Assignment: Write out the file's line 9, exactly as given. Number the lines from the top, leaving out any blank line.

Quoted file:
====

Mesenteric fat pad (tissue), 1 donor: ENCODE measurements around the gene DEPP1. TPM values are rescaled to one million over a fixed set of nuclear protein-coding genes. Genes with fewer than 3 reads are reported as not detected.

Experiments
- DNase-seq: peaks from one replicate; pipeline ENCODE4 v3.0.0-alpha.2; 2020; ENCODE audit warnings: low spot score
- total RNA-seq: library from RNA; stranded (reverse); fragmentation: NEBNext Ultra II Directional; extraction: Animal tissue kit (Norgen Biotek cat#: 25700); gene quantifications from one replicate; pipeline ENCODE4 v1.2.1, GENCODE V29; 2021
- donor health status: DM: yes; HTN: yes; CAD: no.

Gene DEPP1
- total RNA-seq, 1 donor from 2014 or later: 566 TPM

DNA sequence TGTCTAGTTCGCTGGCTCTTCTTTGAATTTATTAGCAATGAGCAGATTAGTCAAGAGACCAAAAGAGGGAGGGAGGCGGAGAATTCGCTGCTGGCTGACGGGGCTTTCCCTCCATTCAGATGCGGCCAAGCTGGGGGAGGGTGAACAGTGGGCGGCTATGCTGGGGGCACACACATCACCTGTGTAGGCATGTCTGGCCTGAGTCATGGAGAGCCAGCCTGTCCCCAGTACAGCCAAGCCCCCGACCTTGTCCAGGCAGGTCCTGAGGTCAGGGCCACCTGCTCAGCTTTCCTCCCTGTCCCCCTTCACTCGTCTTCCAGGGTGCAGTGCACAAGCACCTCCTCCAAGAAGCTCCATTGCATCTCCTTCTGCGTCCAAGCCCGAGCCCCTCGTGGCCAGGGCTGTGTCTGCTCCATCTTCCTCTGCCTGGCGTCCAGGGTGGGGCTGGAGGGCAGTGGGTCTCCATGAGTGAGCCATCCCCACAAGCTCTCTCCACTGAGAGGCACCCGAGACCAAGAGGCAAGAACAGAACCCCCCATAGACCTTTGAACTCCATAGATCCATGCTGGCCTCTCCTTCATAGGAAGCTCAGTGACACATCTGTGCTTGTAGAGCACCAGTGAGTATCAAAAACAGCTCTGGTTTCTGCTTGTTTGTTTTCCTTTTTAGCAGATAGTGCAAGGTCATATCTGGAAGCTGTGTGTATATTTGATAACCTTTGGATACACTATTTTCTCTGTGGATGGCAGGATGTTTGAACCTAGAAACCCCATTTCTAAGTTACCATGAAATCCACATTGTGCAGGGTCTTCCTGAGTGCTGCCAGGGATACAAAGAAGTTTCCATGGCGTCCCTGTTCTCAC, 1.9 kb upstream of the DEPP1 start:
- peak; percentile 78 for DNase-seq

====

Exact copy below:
- peak; percentile 78 for DNase-seq